Raye initially worked as a clerk typist. But one day, she saw an opportunity and she seized it! As it turned out, seizing that opportunity represented the number-one key to unlocking her career success. She wasn’t afraid of the opportunity. She rushed toward it, and her willingness to do that took her in new directions that she could never have imagined.
Did Raye relish working as a clerk typist? We might infer that the answer is “No.” It was in her role as a typist, though, that she had the opportunity to reach her full potential. (Or at the very least, to start on the path to reaching her full potential.)
It’s the same as when you’re presented with an opportunity in the Animal Health industry or Veterinary profession. It might seem as though the opportunity is the same as your current job. It may seem like a lateral move. However, there could be more to the situation than meets the eye. After all, an employment situation is more than just the work that you do on a daily basis. It’s also the environment in which you complete that work.
So the question becomes this one: does the environment in which you current work provide you with the opportunities you need to grow your career and reach your potential?
If it doesn’t, then it makes sense to consider a change of scenery. It makes sense to consider making a move to another organization where those opportunities do exist. Sure, the move that you make could be considered a lateral one when viewed in the context of day-to-day duties and responsibilities. However, a job is about more than just day-to-day duties and responsibilities, and your career is about more than just those things, as well.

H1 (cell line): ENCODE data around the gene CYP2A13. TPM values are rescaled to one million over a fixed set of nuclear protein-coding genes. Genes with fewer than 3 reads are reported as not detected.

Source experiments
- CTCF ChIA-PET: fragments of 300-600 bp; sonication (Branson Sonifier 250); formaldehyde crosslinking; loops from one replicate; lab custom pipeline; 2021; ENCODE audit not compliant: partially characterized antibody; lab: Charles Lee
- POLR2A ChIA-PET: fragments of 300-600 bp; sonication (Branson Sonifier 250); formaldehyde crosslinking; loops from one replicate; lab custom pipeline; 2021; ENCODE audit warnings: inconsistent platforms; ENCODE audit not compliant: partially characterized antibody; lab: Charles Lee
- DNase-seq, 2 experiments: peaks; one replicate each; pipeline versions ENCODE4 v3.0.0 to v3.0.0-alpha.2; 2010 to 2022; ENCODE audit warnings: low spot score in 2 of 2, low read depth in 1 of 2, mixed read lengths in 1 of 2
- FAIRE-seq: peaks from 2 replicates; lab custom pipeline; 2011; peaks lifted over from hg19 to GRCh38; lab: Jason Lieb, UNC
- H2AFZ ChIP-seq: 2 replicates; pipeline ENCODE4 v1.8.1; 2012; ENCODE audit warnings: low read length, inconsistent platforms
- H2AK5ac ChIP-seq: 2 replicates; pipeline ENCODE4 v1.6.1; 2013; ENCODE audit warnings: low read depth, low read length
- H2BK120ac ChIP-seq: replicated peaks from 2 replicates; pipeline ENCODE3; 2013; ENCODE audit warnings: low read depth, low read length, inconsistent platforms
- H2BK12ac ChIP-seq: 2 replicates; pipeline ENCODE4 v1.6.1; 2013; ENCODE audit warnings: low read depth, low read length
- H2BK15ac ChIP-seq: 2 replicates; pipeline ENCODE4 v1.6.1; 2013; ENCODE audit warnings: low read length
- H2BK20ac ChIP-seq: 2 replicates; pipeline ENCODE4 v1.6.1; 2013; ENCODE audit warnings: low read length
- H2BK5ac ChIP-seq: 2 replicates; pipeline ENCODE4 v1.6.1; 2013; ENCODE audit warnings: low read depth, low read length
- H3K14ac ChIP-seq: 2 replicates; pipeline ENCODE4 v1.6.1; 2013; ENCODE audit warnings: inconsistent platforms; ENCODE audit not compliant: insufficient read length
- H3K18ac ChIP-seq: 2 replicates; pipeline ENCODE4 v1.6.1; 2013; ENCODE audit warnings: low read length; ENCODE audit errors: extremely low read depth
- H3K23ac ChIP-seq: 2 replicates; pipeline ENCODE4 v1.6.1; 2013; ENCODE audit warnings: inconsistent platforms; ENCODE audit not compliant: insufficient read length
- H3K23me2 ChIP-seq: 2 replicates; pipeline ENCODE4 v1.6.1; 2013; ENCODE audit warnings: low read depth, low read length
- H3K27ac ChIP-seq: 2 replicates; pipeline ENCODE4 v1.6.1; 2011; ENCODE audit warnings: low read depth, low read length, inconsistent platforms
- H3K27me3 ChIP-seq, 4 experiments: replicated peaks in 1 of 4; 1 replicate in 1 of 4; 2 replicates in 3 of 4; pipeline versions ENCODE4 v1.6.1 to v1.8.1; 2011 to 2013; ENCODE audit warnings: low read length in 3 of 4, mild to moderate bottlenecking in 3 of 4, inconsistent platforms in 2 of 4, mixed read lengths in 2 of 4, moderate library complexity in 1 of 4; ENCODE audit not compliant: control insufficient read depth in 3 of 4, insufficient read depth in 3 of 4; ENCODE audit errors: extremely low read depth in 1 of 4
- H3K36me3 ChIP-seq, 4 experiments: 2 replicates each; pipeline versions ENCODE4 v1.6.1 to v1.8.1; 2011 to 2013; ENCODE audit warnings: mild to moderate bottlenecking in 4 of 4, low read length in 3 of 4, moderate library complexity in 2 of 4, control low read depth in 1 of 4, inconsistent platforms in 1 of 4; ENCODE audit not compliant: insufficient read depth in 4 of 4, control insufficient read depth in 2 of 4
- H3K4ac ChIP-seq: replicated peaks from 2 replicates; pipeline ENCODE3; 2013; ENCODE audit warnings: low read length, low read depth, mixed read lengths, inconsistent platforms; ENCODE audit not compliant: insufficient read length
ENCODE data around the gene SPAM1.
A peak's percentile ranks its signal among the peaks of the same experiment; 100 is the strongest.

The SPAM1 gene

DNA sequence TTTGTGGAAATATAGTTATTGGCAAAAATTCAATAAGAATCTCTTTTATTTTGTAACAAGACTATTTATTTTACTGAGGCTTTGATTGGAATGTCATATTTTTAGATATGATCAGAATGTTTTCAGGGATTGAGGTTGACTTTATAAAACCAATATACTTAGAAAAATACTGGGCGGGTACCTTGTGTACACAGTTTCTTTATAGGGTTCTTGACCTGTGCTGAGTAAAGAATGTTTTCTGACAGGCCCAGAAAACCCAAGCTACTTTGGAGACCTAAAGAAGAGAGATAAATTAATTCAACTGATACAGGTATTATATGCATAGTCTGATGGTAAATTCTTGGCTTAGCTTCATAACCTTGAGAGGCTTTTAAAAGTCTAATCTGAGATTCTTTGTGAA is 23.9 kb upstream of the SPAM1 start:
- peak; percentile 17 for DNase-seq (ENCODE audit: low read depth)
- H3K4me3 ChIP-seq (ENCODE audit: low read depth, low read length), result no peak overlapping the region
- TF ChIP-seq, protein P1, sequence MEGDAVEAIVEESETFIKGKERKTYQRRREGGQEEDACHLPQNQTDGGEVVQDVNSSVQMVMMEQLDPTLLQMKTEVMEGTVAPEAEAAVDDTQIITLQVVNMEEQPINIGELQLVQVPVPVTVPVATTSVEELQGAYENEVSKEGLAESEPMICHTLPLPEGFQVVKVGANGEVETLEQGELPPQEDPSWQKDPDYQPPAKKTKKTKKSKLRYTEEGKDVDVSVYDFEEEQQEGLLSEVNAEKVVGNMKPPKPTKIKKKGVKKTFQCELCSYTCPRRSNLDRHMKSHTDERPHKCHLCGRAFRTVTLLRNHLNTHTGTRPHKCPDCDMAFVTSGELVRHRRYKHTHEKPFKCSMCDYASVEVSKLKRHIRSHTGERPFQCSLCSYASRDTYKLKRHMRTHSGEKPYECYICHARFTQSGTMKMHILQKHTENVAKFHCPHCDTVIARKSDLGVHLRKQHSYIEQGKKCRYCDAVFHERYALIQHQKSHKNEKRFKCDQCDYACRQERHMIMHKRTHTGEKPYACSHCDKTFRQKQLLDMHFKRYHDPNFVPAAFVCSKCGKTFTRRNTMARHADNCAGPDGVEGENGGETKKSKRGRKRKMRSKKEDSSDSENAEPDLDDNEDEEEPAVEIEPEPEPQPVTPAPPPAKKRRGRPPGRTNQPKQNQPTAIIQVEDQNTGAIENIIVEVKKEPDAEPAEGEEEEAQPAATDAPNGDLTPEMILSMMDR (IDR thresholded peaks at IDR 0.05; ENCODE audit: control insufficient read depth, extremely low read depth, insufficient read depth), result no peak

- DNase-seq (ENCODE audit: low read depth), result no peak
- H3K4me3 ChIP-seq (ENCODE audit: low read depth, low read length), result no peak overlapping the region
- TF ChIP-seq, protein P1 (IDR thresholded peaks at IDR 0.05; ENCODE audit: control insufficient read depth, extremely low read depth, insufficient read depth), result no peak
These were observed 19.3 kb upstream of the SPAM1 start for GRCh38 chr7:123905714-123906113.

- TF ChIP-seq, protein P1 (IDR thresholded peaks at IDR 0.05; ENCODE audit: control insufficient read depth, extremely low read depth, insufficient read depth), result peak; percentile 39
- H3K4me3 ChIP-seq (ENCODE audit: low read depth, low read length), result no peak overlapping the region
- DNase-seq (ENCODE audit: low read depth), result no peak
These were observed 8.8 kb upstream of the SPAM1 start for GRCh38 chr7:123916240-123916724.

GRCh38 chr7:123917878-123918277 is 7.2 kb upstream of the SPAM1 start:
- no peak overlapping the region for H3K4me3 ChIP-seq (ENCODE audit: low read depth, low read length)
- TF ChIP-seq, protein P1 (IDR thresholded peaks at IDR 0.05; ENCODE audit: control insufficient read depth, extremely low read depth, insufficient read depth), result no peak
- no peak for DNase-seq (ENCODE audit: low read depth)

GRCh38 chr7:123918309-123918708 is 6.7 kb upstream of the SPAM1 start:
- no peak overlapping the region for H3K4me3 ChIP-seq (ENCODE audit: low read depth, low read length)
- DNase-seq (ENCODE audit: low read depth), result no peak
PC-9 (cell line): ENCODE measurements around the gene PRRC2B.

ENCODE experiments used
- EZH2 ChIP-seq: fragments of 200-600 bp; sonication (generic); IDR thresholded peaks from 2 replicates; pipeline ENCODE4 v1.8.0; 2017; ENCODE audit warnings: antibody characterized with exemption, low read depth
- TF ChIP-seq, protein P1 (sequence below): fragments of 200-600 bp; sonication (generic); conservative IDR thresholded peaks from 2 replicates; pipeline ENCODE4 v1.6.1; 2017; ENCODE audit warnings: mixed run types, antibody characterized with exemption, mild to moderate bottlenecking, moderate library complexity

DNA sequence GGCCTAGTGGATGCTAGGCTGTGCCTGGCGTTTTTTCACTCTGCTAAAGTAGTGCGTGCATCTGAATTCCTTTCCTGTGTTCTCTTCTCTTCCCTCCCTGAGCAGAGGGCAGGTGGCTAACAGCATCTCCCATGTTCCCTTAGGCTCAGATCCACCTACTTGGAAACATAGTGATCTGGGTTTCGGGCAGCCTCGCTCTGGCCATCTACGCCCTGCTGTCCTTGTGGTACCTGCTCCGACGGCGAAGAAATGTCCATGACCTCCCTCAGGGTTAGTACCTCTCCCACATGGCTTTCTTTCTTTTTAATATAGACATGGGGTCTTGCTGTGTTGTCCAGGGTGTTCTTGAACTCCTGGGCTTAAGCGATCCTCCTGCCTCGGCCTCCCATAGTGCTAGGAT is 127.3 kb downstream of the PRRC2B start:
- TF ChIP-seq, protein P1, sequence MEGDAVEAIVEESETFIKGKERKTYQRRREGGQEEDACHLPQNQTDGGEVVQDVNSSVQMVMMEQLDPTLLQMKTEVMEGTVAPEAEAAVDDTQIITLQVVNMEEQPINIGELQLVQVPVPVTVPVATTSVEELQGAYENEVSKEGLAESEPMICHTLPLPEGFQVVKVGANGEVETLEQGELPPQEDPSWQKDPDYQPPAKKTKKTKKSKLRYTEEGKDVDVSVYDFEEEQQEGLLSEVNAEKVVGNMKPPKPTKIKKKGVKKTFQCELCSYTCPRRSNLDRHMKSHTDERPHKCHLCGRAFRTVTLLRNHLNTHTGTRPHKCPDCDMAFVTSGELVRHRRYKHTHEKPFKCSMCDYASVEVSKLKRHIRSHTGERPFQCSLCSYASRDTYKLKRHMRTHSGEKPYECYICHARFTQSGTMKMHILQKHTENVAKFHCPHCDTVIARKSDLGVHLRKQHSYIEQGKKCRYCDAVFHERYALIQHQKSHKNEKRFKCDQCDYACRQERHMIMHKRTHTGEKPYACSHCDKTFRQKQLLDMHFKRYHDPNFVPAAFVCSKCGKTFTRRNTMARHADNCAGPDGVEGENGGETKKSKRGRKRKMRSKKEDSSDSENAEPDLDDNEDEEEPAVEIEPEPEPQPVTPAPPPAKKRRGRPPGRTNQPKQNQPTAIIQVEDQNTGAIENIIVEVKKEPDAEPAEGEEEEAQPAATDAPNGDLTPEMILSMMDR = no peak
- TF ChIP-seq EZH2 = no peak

Professional success, including success within the Animal Health industry and Veterinary profession, doesn’t always go in a straight line. It rarely proceeds in a nice, neat, orderly fashion with no surprises and no detours. Instead, professional success stems from the willingness to reject the status quo, to not be afraid of chance, and to take advantage of opportunities when those opportunities are presented to you.
Raye Montague serves as an excellent example of this. During Women’s History Month, we should remember her many contributions, but we should also remember and acknowledge how she put herself in the position to make those contributions.
We help support careers in one of two ways: 1.By helping Animal Health and Veterinary professionals to find the right opportunity when the time is right, and 2.By helping to recruit top talent for the critical needs of Animal Health and Veterinary organizations. If this is something that you would like to explore further, please send an email to firstname.lastname@example.org.